James said he had always believed that Volvo stood for safety and for
customer satisfaction. He now thinks it should take responsibility for
its faulty product and compensate them $2,500 for the car. They hired
an attorney to write Volvo a letter to plead their case.
James said that they did take the car twice to Traverse Motors, a
Volvo dealer, for an unscheduled oil change, but did not hear of the
recall. Perhaps Volvo dealers should routinely tell Volvo owners of
recalls, even if the car is in only for an oil change, he suggested.
Although it’s true the car had been in previous accidents, they were
minor. And there was nothing under the seat, and certainly nothing
flammable. They didn’t use the seat heaters because they never worked.
 “We love seat warmers and wished they did work.”
The couple didn’t have collision insurance on the car; even if they
had, it’s doubtful whether an insurance company would replace it
because the recall defect had not been fixed, said Joe Sarafa, a
Traverse City attorney.
“If there is a recall that wasn’t performed, and it’s the cause of an
accident, many insurance companies will deny the claim. The reality is
they want you to sue the manufacturer and leave them out of it,”
Sarafa said.
To make matters worse, the couple didn’t realize the tow company would
charge them for storing their wrecked vehicle. By the time they went
to retrieve it after a week, the tow company said they owed $500 for
storage and the clerk was rude. The bill was marked down when the
couple signed over the car, Jamaica said.

BIKING AROUND
The couple, which owns a fledgling film production company, lacks the
money to replace the car and is now getting around Traverse City on a
rusty tandem bicycle. They philosophically like the idea of biking
because it’s good for them and the environment, but they had the
option of a car when towing film equipment.
Sue Ferrick of Pennsylvania triggered the Volvo 850 recall after
Action News did a report of her 1997 wagon going up in flames in
December of 2002. According to comments on an Internet website, she
barely made it out of the car alive.
Ferrick said she signed an agreement to not speak to the media after
she accepted a replacement car from Volvo. Before that point, Ferrick
was very outspoken in an Action News report, which pressured Volvo to
issue a recall.
That recall of 1996 and 1997 models has likely saved cars and lives,
but it didn’t help John Simkiss, also of Pennsylvania. He had a 1994
Volvo 850, which burned up the same month and year as Ferrick’s car—in
December of 2002. He had started the car to warm it up in the
driveway, and then returned inside the house to get something.
“On the way out, I ran into my wife who had just come home. The horn
went off in our car. We went outside to see what was going on, and saw
the car was on fire. I had left it running, wipers, defrost, front and
back on. I turned the corner, and the car was engulfed in flames. It
was the most shocking thing I saw in my life,” he said.
“It went from being a car to being an inferno in just a few minutes.
In just 30 seconds it was completely engulfed in flames. It was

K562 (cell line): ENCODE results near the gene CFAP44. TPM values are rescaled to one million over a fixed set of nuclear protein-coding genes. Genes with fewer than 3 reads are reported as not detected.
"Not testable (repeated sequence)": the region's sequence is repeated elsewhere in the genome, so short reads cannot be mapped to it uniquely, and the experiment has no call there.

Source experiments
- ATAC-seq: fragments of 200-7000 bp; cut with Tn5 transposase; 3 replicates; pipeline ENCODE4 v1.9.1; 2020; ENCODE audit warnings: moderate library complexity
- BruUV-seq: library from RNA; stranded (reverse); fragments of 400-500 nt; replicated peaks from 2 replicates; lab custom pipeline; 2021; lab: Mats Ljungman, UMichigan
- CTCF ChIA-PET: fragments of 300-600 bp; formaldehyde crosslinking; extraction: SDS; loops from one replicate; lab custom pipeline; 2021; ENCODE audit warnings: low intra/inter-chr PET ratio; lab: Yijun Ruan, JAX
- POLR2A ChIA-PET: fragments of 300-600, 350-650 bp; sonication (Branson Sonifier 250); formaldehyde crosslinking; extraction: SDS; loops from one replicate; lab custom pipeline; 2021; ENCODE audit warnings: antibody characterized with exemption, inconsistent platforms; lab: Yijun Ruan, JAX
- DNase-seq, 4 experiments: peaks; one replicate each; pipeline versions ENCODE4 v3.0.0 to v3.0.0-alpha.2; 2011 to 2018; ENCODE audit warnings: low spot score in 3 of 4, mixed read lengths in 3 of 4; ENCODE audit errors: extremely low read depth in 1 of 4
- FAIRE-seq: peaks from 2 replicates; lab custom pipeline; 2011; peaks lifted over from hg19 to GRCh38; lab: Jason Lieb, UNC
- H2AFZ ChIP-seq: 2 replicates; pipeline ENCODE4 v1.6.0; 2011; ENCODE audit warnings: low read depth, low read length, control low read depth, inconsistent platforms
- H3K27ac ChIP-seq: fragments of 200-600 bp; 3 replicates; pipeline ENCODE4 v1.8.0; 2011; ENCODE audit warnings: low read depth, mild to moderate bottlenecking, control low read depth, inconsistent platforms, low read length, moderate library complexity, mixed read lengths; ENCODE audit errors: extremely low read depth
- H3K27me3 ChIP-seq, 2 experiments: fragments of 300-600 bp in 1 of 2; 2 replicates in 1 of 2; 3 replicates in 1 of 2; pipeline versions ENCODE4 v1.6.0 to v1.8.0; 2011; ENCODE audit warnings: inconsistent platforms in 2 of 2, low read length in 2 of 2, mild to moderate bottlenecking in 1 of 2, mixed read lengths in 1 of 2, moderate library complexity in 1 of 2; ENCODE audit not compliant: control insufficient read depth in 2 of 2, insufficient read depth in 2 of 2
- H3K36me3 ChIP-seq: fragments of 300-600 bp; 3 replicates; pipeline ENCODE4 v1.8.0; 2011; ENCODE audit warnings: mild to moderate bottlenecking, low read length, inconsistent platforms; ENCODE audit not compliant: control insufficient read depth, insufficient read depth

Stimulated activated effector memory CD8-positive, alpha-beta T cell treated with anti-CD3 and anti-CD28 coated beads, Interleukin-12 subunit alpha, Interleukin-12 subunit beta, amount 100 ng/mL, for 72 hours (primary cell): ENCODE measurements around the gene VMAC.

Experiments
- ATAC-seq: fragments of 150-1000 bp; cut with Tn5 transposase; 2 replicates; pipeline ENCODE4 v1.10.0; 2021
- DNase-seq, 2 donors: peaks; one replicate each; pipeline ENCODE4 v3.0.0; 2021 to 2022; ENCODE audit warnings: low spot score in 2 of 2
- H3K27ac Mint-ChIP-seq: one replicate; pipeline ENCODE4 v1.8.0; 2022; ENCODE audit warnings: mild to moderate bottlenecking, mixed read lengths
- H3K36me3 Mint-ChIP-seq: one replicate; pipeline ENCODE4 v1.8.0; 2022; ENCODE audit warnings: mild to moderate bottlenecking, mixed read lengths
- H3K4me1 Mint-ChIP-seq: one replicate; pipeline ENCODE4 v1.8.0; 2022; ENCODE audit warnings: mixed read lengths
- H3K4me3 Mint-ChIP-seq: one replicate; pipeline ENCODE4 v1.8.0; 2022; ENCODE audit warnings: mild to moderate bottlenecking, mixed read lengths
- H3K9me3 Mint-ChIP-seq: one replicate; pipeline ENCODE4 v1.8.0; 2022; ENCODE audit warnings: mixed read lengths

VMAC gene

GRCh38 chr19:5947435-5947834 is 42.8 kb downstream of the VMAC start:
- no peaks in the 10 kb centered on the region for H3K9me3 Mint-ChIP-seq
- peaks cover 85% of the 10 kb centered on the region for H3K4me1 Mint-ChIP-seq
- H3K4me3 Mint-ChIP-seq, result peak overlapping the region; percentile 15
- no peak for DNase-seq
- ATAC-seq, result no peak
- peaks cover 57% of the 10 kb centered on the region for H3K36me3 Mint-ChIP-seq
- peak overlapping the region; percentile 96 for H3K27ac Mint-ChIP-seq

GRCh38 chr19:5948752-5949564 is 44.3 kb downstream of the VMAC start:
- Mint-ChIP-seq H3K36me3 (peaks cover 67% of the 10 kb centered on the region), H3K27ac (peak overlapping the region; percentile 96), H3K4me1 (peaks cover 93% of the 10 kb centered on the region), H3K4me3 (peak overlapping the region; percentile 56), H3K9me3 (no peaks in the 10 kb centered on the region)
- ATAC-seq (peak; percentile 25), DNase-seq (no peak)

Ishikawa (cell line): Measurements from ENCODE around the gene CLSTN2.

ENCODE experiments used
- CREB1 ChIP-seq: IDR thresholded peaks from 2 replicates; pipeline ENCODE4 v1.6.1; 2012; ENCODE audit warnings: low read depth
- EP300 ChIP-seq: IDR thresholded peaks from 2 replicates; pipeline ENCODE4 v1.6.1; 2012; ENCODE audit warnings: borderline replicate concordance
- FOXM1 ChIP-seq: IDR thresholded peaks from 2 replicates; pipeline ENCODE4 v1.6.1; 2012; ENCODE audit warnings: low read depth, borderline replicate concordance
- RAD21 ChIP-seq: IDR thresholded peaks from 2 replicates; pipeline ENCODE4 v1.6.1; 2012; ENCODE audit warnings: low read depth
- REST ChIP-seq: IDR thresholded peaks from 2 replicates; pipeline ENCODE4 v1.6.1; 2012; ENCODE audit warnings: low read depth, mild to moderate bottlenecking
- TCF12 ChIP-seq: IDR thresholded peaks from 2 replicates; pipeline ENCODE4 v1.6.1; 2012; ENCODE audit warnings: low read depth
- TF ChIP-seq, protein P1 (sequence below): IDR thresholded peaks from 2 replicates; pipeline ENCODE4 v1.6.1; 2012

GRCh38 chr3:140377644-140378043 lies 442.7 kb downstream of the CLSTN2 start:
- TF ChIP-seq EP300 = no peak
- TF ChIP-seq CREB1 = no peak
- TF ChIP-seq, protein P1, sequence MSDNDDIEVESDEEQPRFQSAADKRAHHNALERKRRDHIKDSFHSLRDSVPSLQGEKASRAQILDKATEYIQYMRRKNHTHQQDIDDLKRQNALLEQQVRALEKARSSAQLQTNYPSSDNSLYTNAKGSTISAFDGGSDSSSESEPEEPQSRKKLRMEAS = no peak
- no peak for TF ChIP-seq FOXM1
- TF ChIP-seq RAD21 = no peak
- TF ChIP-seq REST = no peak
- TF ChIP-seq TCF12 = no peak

shooting 40 feet into the air. It burned our trees, the back of the
Infinity that was next to it. Serial explosions as the tires popped.
It was snowing so hard, big giant flakes coming down, and that’s the
reason, I think, the house didn’t catch on fire. All my neighbors came
to watch the car burn and prayed it wouldn’t catch it (the home) on
fire.”
The company couldn’t blame Simkiss for not getting the car fixed under
a recall. Instead, the company contended there was only 50% certainty
that the seat heater caused the fire. “Maybe it was a forest fire
nearby that started it or someone smoking in the car,” Simkiss said
sarcastically.

OBSTINATE COMPANY
Simkiss was reimbursed $4,000 by his insurance company for half the
value of the car. His insurance company, in turn, sued Volvo. “The
manufacturer doesn’t want to admit the defect,” he said.
Simkiss said that Volvo has not included his model year in the recall.
He wrote on the website that Volvo refused to expand the recall to
1994 models because the incidents are less frequent than in other
models, in part, and “because they don’t think there’s a great risk
for personal injury because they’ve found there’s enough time to leave
the car before the seat catches fire.”
Johnston said he was not aware of the company having said that and
doesn’t specifically know why the recall wasn’t expanded to 1994 and
1995 Volvo 850 models. “I do know that if NHTSA (National Highway
Traffic Safety Administration) believed, after looking at our data and
comparing it with their data, along with their concerns, if there was
a need to go further back, they would have asked us to include other
model years. Now whether there was a different seat heater system in
prior years or later years, I don’t know,” he explained.
Simkiss said he sympathizes with a company’s reluctance to issue a
recall for earlier models, in part, because it pushes up the price of
all the cars. Perhaps it’s a moot point, with few 1994 Volvos still on
the road, many of which no longer belong to the original owners. But
there is a pattern of fires, and he thinks the company should broaden
the recall, he said.
“Fires are bad. It’s almost like an exploding car. If I were driving
at a high speed, I don’t know if I would have had time to pull over.”
James said he just created a blog about the experience on
volvoonfire.blogspot.com ; the domain is “Volvo on Fire.” And, of
course, as a film guy, he’s planning to make a micro-documentary to
post on it.

If you own a car, particularly if you are the second owner and
unlikely to have received a recall notice, check out the website of
the National Highway Traffic Safety Administration for recall or
defect information. Also, call your dealer and ask if there have been
any recall problems. The dealer will fix them for free.

 
  • Currently 3.5/5 Stars.
  • 1
  • 2
  • 3
  • 4
  • 5
 
 

 

 
 
 
Close
Close
Close